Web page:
Twitter is one of the greatest under-utilized resources for writers at the moment. It’s a great way to promote your work, communicate with other writers, find some writing advice, and have a fantastic time. I only recently started spending some serious time on Twitter, and I could kick myself for not using it sooner.
So why should you set up a Twitter account?
Well, this social media platform is a spectacular way to get your name out there and build up a following. You can promote your work, support other writers who want to promote their work, and link to content that you think other people might find interesting. I promote my blog posts and freelance work through Twitter and it’s gotten me a lot more exposure than I would’ve gotten otherwise.
Twitter is also a great place to get in touch with other writers. I’ve met so many wonderful people on Twitter, most of them writers. They support my work and I support theirs. We talk about all things writing and non-writing. If you’re not currently involved with groups of other writers, Twitter is the best way to meet like-minded individuals. Whenever I interact with other writers on the site, I feel as though there is a sense of community.
Another good reason to use Twitter? Writing advice. Seriously. There are so many amazing tips that get passed around for free. All you have to do is type “writing tips” or “writing advice” into the search bar and millions of helpful Tweets will pop up. The internet is truly a glorious place.
If you don’t have a Twitter account, you need to sign up. If you already have one, you should be using it more. And you should definitely be following other writers (*ahem* ME). Tell me you followed me over from this blog and I will most likely follow you back.
What do you think of Twitter? How does it help you as a writer?
It never ceases to amaze me how much bad writing there is in the world.
Truly, when you think about it, you can most likely remember more poorly-written books you’ve read than well-written ones. Why is that? Bad prose tends to stick in our memory. Think of it as a kind of gruesome car accident–you know you shouldn’t watch it, but you can’t look away.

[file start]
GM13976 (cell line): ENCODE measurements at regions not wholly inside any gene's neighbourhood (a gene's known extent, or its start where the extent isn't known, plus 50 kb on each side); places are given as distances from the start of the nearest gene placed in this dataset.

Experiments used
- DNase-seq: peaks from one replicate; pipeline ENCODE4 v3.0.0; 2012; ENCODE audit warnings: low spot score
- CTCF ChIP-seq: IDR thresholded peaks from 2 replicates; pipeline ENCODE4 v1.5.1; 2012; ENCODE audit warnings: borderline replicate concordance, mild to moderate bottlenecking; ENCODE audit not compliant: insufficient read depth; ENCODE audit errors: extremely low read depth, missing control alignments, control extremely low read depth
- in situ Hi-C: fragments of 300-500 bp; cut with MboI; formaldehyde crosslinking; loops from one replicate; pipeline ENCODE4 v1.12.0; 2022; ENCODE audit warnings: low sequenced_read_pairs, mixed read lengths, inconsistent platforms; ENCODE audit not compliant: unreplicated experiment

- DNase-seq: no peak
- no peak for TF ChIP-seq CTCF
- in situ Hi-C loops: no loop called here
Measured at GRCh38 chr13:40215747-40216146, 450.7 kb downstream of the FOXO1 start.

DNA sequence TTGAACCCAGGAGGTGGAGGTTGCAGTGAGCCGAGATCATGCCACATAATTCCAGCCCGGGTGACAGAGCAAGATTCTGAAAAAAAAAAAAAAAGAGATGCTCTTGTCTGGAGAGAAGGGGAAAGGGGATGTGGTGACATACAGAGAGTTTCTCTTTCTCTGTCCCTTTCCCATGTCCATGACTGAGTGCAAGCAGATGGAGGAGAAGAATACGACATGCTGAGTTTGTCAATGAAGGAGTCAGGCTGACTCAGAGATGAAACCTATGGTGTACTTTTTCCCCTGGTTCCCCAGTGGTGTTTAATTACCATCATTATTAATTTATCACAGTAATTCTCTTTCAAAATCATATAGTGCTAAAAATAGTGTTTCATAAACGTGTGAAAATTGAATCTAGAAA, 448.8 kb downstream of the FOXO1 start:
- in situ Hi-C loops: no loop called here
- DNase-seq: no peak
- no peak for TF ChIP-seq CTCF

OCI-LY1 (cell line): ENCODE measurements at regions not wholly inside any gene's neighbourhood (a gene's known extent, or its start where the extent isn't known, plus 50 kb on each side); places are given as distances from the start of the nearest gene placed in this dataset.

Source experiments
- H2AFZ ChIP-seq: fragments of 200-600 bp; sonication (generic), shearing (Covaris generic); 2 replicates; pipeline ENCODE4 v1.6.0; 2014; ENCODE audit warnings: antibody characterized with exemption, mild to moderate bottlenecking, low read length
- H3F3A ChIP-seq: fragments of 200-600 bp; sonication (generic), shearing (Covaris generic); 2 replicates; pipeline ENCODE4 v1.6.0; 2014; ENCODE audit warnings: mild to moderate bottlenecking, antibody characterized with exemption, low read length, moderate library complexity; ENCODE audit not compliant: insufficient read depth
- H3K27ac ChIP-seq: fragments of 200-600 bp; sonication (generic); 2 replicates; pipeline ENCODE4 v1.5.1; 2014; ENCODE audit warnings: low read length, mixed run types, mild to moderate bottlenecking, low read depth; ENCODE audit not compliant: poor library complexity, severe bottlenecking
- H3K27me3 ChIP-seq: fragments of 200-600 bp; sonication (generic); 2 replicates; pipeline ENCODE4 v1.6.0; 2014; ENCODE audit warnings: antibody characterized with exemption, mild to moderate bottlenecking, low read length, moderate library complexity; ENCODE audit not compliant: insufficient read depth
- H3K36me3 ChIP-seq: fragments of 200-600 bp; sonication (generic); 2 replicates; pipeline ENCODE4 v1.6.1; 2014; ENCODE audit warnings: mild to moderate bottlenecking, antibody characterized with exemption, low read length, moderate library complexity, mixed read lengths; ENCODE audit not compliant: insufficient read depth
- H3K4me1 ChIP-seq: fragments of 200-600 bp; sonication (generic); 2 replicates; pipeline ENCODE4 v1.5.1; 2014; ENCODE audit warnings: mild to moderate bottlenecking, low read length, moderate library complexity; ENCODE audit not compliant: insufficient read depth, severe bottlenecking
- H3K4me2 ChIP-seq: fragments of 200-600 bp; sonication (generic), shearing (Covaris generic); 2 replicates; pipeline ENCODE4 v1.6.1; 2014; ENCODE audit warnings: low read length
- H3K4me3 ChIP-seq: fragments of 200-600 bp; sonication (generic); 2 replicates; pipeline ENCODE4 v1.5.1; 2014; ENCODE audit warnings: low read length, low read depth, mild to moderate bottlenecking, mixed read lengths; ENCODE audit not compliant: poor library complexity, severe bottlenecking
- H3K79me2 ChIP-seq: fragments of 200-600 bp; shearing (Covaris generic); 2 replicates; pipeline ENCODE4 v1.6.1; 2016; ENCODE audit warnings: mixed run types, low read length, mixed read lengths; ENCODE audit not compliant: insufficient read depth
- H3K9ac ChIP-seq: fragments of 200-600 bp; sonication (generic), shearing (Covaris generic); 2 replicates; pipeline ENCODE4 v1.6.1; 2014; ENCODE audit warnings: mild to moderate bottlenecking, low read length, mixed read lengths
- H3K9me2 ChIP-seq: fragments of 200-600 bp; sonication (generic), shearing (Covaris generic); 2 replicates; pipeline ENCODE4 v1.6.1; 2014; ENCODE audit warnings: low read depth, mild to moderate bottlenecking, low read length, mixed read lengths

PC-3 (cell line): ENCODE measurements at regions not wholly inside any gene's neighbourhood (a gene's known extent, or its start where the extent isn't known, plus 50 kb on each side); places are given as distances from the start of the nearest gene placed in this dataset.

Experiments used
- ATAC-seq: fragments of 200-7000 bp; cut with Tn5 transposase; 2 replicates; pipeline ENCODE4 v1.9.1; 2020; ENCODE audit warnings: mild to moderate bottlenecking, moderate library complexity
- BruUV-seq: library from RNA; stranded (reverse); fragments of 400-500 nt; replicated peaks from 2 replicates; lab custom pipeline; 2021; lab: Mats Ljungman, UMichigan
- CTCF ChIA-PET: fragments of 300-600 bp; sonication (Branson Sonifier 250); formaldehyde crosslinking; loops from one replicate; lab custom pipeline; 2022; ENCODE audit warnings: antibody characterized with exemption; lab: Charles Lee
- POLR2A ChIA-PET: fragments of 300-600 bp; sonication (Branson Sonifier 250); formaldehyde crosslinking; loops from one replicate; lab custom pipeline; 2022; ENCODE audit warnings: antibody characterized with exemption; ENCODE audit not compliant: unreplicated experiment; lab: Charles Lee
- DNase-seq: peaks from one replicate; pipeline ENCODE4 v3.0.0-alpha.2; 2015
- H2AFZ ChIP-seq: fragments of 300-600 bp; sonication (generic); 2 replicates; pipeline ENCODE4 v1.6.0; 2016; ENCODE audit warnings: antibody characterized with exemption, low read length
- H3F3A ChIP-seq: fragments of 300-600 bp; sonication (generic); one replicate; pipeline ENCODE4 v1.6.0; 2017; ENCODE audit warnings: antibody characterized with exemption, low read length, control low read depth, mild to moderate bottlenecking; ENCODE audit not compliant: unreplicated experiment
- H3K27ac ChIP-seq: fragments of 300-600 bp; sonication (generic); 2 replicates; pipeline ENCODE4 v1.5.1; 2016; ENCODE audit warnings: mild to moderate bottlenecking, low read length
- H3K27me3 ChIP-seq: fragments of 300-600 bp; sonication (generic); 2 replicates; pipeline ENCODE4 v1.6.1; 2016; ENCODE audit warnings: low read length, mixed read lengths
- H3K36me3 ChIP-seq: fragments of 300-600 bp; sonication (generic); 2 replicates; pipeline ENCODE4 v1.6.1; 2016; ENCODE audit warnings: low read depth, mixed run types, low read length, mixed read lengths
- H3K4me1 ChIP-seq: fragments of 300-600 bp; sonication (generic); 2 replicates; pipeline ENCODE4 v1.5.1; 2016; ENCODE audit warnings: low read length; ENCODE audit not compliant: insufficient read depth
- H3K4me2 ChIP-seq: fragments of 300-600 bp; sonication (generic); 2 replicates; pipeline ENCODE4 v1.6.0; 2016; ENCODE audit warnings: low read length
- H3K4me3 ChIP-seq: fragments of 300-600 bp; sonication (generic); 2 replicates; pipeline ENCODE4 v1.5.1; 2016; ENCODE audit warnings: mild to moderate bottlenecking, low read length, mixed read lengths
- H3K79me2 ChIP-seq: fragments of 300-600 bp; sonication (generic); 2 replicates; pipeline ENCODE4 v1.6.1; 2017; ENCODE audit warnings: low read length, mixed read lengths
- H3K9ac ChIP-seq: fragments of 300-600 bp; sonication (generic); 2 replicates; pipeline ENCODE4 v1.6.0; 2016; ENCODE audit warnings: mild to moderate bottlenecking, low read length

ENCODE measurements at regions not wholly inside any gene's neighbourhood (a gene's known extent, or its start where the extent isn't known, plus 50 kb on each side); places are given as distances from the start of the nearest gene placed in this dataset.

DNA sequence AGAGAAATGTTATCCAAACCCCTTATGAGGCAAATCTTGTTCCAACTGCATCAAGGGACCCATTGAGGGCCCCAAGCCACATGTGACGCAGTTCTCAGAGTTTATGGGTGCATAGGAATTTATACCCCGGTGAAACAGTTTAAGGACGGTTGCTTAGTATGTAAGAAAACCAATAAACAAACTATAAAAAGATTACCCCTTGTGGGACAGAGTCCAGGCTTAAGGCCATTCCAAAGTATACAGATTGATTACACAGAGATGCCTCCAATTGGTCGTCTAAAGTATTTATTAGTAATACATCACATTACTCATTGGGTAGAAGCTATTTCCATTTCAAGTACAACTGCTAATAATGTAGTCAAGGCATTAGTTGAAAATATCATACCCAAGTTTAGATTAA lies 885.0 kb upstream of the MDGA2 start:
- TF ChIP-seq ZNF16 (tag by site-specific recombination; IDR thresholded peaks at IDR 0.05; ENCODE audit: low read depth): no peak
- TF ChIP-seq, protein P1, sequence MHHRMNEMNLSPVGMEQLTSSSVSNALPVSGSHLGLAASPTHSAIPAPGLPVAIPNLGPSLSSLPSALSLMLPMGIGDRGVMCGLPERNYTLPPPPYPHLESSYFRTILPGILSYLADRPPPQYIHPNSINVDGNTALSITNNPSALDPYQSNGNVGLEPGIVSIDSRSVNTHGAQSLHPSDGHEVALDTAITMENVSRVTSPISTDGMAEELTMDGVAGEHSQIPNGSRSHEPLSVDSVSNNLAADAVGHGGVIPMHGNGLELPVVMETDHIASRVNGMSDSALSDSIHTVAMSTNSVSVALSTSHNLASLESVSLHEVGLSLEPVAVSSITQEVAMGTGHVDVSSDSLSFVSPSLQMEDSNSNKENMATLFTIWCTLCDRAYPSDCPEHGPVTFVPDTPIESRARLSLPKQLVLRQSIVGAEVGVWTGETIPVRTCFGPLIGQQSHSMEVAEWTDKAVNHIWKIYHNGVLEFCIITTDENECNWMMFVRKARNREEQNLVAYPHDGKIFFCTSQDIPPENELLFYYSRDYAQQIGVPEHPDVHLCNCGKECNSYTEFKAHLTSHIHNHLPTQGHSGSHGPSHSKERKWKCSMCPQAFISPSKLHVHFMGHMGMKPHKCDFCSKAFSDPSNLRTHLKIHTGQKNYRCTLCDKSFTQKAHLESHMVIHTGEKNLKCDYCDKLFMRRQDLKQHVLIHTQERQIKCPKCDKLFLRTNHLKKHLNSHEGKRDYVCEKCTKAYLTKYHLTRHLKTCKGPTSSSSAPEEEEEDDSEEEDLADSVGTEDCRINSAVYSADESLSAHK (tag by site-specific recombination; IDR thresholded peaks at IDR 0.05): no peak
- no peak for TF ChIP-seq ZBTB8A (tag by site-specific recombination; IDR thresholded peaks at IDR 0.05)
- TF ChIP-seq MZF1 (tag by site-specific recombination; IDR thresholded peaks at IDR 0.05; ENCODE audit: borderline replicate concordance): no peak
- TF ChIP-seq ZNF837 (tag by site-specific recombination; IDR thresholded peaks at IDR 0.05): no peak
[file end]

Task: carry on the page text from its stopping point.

Bad writing is almost predictable in its awfulness. That is, there are several contributing factors to a poorly-written piece that can be seen almost across the board.
If you want to avoid bad writing, you need to avoid the factors that contribute to bad writing. One way you can do that is by cutting these scenes.
1. Mirror Scenes
Nothing in prose irritates me more than getting character description from a reflection. Most of the time, these scenes consist of a character peering into the nearest reflective surface–whether it be a mirror or a lake or even a spoon–and commenting on his or her appearance as though noticing it for the first time. How many times do you look in the mirror and look yourself over from head to toe, noting your “caramel-colored eyes” or “luscious red curls.” Probably never. Honestly,there are better ways to reveal a character’s appearance.
2. Dream Sequences
Oh, goodness. Dream sequences, for me, are right up there with mirror scenes. The only difference is that, unlike a mirror scene, a well-written dream sequence can serve the plot. For example, in Veronica Roth’s Divergent, dreams form an integral part of the story. Unfortunately not all dream sequences are created equal. I’ve seen authors slip in dreams seemingly only for the sake of making word count. Don’t do that. If you’re going to use a dream, make sure it’s relevant to what’s going in in your story.
3. Commonplace Exchanges
I once read a novel in which a whole chapter was spent chronicling a trip to the grocery store. I wish I were kidding. If your scene or chapter doesn’t reveal character or move the plot along, you’re better off without it. No one wants to watch your protagonist picking out produce. We do that enough in our own lives as it is.